“47 It must be pointed out that the Commission presented evidence that the advantage enjoyed by BPP was liable to affect trade between Member States. The Commission refers in this regard […] to i) the strengthening of BPP’s competitive position in comparison with other banks. It also notes […] ii) BPP’s activities and its position in national and international financial markets and […] states that iii) BPP is active in two Member States and provides private banking, corporate advisor and private equity services.” The Court held that the Commission had provided adequate reasons.

With respect to the question whether the guarantee affected trade between Member States, the Court noted that the guarantee conferred an advantage on BPP which “was liable to affect trade between Member States in view of BPP’s activities and its position in national and international financial markets” [paragraph 52]. This is because “when aid granted by a Member State strengthens the position of an undertaking in comparison with other competing undertakings in trade between Member States, that trade must be regarded as being affected by that aid” [paragraph 51].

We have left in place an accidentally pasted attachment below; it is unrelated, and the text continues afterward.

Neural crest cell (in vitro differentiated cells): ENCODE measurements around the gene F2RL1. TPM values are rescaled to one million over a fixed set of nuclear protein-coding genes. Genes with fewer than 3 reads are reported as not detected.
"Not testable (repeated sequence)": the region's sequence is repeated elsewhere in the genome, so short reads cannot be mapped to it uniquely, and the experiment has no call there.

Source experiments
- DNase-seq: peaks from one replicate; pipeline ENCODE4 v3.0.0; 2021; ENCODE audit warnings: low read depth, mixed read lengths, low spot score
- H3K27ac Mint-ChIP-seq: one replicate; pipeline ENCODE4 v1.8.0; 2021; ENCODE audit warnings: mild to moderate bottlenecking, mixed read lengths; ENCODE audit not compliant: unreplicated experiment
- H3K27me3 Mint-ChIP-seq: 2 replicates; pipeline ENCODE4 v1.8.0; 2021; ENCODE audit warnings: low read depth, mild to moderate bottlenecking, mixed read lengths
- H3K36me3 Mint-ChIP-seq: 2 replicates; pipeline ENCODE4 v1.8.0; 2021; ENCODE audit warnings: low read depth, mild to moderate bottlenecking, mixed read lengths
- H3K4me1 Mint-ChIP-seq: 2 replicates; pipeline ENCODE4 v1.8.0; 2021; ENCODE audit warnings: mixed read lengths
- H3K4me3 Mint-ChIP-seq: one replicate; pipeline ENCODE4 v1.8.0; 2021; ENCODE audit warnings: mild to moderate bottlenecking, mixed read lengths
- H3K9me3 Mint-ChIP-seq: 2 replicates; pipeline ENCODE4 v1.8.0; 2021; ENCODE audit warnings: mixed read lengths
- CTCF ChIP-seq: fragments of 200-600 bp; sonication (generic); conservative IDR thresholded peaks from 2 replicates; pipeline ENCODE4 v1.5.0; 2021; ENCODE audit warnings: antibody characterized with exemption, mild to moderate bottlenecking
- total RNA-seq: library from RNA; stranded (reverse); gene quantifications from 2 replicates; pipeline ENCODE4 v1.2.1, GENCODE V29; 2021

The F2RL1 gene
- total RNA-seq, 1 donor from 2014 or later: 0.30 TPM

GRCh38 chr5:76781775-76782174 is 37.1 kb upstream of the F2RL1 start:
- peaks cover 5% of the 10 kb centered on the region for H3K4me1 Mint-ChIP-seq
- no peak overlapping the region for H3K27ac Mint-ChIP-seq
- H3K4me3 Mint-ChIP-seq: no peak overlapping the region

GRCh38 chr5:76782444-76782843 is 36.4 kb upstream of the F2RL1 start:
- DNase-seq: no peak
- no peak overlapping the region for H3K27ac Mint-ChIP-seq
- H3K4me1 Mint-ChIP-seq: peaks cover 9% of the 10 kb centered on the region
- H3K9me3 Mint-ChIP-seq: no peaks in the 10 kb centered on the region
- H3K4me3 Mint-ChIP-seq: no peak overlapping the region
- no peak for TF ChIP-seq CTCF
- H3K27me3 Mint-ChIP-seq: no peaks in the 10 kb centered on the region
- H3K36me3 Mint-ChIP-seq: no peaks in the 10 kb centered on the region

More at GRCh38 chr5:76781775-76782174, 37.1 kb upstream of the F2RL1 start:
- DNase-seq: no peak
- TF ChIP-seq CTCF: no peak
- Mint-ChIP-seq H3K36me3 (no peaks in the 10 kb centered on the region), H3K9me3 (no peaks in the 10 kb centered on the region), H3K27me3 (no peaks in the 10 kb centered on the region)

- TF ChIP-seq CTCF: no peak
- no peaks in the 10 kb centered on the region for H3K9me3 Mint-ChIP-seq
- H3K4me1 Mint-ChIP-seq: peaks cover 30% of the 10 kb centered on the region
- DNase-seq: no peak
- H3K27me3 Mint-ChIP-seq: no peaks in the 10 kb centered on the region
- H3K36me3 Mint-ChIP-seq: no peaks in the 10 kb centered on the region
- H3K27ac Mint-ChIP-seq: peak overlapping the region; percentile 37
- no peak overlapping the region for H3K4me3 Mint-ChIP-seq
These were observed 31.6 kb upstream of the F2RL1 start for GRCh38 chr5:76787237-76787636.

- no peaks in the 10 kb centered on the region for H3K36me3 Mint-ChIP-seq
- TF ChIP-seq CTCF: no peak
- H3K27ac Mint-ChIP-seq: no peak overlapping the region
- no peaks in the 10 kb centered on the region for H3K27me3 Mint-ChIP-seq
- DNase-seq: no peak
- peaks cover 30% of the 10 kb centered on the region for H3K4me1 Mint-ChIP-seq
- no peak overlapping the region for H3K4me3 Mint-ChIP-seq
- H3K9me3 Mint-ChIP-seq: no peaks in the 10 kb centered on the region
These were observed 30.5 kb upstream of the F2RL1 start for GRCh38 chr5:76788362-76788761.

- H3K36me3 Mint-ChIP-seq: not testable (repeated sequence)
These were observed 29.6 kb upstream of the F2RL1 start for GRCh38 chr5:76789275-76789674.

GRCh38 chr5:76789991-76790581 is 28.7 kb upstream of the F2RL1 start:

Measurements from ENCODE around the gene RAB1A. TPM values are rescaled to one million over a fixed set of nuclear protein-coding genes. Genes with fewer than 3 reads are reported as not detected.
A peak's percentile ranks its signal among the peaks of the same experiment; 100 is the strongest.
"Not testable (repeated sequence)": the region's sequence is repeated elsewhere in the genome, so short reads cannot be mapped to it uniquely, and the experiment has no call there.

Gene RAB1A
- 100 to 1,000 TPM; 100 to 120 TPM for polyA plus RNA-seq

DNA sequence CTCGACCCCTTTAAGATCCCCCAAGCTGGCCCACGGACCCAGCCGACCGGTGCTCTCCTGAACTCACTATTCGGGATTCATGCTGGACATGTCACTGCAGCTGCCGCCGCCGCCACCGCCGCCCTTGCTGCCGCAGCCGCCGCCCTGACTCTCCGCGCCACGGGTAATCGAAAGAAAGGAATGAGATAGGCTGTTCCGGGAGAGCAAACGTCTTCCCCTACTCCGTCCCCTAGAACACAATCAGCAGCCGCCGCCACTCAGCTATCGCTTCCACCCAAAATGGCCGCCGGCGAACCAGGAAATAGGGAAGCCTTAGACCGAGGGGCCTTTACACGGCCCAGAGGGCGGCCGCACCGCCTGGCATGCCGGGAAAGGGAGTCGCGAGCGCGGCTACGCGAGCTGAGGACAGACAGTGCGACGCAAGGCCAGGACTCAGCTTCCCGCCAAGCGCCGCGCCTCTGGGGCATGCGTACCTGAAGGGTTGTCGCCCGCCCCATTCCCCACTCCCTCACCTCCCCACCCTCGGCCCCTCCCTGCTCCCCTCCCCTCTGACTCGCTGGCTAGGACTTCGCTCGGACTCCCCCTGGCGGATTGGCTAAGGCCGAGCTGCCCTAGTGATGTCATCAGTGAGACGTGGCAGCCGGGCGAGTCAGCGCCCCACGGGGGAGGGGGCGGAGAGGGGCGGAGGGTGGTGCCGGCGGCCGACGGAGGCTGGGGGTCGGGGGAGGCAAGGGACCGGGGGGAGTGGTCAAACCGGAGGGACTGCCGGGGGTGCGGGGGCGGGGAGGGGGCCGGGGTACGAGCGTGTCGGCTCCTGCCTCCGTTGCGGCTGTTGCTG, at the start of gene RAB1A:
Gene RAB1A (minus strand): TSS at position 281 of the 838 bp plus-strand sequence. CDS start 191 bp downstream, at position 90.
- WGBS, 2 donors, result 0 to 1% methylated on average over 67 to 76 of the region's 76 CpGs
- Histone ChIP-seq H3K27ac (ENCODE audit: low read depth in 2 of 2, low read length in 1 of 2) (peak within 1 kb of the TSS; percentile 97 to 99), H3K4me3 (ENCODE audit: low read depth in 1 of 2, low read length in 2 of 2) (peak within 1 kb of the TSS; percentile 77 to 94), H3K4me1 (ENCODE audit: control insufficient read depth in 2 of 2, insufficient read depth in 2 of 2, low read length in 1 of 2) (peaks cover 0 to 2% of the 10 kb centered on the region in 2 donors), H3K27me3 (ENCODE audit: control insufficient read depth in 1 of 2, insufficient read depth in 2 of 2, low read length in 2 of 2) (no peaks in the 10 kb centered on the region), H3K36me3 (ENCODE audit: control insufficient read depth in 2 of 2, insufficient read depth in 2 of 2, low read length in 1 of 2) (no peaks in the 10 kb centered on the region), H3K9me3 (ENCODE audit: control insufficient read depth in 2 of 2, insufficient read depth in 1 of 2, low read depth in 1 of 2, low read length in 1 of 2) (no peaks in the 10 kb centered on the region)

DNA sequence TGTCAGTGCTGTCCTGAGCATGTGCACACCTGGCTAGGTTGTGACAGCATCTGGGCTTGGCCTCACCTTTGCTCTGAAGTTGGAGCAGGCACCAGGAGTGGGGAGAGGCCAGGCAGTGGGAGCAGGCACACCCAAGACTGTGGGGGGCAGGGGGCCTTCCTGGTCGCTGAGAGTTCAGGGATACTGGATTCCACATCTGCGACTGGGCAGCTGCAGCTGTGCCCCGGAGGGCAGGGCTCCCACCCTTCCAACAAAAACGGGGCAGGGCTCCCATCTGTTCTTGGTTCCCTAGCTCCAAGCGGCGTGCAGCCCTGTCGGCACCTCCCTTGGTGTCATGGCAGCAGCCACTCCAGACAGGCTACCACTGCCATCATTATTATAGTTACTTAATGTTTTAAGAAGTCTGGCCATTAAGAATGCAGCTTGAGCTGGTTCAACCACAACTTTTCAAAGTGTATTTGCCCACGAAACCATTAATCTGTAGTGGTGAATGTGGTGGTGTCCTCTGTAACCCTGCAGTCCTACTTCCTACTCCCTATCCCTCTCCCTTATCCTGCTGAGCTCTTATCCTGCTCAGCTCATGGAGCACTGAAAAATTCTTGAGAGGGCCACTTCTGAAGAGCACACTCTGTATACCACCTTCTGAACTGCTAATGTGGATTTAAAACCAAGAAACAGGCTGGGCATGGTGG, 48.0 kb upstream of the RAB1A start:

Then the Court clarified that despite the fact that BPP had ceased operations in December 2008, it could still re-enter the market up to the moment its banking licence was revoked in April 2010. That was sufficient for the Commission to conclude that the guaranteed could “potentially affect trade” [paragraph 54].

  1. Judgment of the General Court of 17 March 2015 in case T-89/09, Pollmeier Massivholz v European Commission[4]

Pollmeier appealed against Commission decision N 512/2007 in which the Commission found that i) regional investment aid and ii) guarantees granted by the Land Hessen to Abalon Hardwood Hessen to support the construction of a new sawing mill in Hessen were compatible with the internal market and did not constitute State aid, respectively. Pollmeier was a competitor of Abalon.